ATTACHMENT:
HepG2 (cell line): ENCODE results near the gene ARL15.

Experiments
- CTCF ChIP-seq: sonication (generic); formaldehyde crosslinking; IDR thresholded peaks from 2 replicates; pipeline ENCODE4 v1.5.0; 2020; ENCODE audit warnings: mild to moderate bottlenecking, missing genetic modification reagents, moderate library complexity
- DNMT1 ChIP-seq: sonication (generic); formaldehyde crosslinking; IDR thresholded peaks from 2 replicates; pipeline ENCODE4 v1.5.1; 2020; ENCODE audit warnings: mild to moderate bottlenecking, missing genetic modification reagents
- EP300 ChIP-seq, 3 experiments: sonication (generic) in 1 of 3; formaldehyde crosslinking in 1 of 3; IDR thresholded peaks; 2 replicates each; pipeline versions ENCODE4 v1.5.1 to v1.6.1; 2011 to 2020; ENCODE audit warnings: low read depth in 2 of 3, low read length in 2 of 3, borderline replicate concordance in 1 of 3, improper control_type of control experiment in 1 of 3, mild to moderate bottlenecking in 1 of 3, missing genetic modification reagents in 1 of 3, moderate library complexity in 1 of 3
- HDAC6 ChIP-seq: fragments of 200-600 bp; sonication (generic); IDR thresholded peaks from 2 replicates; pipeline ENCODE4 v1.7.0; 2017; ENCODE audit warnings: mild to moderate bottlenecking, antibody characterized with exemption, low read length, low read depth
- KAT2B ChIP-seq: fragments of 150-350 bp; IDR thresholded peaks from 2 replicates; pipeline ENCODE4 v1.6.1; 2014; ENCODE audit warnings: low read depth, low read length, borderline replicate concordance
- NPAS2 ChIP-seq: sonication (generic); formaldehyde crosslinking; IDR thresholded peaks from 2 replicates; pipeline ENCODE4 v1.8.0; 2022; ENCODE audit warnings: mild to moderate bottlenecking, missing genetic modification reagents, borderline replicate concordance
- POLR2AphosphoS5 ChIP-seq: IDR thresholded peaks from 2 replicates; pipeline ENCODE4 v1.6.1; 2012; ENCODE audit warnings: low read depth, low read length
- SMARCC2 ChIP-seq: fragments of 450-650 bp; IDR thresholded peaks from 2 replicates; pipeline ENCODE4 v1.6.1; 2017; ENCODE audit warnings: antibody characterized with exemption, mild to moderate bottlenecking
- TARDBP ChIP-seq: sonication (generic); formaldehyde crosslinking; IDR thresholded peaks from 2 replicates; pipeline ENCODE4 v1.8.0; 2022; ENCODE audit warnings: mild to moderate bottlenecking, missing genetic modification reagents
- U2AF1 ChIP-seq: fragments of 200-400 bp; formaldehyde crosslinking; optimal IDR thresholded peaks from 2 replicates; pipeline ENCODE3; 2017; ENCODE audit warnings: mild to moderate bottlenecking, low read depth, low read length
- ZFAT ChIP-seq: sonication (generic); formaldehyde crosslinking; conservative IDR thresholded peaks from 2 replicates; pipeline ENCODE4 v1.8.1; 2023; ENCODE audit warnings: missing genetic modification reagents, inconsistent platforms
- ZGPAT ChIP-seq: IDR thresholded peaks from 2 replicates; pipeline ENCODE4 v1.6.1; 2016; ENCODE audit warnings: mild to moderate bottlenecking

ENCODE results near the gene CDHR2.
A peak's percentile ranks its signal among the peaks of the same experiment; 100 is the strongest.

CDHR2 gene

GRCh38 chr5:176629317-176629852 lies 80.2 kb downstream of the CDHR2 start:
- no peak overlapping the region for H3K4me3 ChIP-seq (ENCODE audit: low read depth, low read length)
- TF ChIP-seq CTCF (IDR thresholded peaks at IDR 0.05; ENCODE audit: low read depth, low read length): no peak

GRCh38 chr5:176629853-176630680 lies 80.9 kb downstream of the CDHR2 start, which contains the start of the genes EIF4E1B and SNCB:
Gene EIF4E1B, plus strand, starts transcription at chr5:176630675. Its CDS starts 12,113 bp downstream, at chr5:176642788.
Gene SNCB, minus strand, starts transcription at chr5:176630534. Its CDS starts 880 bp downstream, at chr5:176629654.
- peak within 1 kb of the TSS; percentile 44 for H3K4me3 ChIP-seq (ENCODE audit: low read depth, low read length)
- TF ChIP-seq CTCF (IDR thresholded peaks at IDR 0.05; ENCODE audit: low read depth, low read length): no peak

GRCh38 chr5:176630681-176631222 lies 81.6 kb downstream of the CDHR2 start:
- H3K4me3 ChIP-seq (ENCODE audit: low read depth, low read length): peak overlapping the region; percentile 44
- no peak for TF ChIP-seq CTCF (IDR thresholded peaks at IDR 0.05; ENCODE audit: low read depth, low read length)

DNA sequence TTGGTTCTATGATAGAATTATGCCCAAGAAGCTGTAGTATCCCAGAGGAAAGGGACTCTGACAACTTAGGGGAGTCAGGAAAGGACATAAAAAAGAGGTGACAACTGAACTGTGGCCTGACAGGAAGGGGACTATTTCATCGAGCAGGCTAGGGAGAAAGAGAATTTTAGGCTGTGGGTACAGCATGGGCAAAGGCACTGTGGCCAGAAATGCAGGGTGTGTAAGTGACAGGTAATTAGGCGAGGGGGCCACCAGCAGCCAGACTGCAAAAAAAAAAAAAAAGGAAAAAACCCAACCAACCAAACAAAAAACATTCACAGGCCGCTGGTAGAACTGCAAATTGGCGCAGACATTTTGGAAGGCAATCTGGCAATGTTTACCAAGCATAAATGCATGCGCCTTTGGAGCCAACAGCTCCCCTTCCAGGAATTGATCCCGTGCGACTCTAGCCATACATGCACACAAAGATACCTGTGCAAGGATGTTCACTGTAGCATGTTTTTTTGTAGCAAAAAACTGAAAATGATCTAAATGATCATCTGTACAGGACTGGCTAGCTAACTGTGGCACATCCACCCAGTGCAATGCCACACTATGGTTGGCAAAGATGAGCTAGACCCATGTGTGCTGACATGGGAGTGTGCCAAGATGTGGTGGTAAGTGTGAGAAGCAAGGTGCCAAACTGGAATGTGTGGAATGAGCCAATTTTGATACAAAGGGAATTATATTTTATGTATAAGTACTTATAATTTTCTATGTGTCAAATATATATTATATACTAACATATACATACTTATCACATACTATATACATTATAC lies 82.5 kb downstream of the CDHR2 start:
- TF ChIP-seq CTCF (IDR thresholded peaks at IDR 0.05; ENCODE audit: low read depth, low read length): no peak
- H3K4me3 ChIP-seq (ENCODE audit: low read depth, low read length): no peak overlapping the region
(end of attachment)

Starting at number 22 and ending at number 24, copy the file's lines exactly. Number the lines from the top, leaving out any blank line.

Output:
Gene EIF4E1B, plus strand, starts transcription at chr5:176630675. Its CDS starts 12,113 bp downstream, at chr5:176642788.
Gene SNCB, minus strand, starts transcription at chr5:176630534. Its CDS starts 880 bp downstream, at chr5:176629654.
- peak within 1 kb of the TSS; percentile 44 for H3K4me3 ChIP-seq (ENCODE audit: low read depth, low read length)